Eccentric Rolling Home Is A Work Of Art

Well, this answers the question, “What would it look like if you built a house on top of Mater from Cars?” The man who gave us that answer is John, a self-described “nomad artist” who calls the customized 1949 Dodge truck home as he travels the country painting, making handcrafted jewelry, and applying tattoos.

He built it, and he’s still building it, both to incorporate mementos of his journey and to replace pieces that have finally worn out. The latter’s a fairly frequent necessity because he used 100% salvaged materials in the truck.

In fact, John says that “It will probably look completely different in a year.” At which point we suppose he’ll have to start calling it the Truck of Theseus.

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He Saw A Homeless Woman Sleeping In The Dirt. What He Did Will Change Her Life!

How many times have you passed a homeless person without thinking much about their situation? Chances are we all have at some point. Homelessness is a pervasive issue that doesn’t seem to have any easy solution, but one man made a perfect demonstration of how to make a difference.

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Smokie is a 60-year-old homeless woman who lives in Los Angeles, and spends most of her time on a patch of dirt near an apartment building. Elvis Summers lives in that apartment building, and the two became aquainted as Smokie would often ask him for bottles and cans that she could recycle.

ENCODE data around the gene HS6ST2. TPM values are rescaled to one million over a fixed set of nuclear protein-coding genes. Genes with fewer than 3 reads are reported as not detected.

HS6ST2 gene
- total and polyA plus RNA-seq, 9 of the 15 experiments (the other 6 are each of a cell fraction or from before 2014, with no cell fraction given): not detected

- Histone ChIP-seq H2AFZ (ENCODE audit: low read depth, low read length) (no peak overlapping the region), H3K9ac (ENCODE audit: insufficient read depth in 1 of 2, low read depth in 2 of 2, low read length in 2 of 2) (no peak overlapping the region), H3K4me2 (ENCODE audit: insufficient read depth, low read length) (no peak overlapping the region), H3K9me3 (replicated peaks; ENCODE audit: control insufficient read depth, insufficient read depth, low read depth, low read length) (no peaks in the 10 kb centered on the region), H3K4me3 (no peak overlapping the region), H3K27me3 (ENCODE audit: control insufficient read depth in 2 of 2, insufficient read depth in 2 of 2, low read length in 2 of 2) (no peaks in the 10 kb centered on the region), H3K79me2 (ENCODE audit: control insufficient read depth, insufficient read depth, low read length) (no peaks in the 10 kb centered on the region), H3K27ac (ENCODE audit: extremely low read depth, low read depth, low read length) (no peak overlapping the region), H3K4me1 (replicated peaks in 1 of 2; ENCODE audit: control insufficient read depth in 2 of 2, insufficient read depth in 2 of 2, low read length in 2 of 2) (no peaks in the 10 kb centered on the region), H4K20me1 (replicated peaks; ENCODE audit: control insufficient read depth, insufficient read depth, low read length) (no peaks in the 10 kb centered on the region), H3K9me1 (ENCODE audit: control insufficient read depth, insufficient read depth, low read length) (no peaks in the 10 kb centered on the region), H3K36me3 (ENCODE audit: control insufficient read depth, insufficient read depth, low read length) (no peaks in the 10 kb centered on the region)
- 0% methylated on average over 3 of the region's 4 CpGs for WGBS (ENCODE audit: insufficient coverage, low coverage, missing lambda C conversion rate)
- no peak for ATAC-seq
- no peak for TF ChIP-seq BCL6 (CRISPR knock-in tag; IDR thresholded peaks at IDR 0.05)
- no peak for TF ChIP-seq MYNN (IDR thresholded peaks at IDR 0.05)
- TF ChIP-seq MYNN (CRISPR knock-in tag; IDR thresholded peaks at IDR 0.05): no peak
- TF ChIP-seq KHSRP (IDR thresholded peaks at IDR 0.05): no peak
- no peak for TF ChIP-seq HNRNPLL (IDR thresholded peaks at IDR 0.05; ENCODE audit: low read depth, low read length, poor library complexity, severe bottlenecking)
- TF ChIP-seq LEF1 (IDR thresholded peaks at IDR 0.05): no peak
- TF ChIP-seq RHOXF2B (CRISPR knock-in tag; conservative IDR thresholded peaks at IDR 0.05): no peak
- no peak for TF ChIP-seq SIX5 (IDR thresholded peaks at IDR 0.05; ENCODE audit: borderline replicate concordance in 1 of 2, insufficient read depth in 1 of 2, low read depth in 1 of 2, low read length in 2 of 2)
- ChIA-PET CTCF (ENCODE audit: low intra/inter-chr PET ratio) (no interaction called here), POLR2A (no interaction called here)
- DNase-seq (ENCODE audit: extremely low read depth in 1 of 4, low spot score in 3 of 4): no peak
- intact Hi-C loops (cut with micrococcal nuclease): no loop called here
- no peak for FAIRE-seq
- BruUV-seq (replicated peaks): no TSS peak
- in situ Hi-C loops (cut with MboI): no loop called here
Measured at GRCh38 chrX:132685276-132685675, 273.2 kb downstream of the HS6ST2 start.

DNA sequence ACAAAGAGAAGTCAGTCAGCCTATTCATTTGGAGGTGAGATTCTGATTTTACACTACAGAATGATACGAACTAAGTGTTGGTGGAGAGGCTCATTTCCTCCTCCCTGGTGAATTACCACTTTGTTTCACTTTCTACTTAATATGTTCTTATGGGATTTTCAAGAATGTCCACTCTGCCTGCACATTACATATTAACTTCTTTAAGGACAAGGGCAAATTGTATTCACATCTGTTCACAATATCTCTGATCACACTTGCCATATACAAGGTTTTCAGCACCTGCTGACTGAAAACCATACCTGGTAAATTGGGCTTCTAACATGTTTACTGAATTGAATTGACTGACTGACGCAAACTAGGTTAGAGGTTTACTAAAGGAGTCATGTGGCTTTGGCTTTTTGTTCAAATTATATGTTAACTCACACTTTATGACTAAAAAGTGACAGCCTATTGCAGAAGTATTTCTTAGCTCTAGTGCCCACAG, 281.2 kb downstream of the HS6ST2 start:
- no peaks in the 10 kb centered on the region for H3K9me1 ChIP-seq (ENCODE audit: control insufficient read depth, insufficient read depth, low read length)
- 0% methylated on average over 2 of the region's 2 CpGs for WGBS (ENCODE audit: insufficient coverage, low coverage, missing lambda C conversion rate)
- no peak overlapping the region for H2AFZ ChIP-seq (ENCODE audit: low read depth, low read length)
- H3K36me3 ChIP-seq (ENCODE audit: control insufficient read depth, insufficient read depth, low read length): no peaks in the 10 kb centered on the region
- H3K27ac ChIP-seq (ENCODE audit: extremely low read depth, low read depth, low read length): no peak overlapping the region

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Then one day Elvis heard about Greg Kloehn, a kind spirit in Oakland who made a name for himself building small shelters for homeless out of scraps he found in the garbage. He used pallets, bed boards, washing machine doors, and whatever else he could find to build the little homes, barely larger than a dog house.

Elvis was inspired by Greg, and decided he would make a home for Smokie, which you see here. The LAPD has been good-natured about things, saying as long as she moved it every few days nobody could complain.

It took five days and about $500 for Elvis to build the home, and he documented the process in a video he shared on Youtube:

“I’d like to offer purpose to these people in need and hire them to build the houses with me. I’ve even set an appointment with LA’s Mayor Eric Garcetti to try and get his help,”

The story is a great example of how one person can make a difference in the world, and also a practical demonstration of how tiny homes can help solve a very real problem in the world. After he finished, Elvis decided to launch a project called Mythpla (my tiny house project LA) to fund more shelters, and plans to continue building tiny homes for people who need them.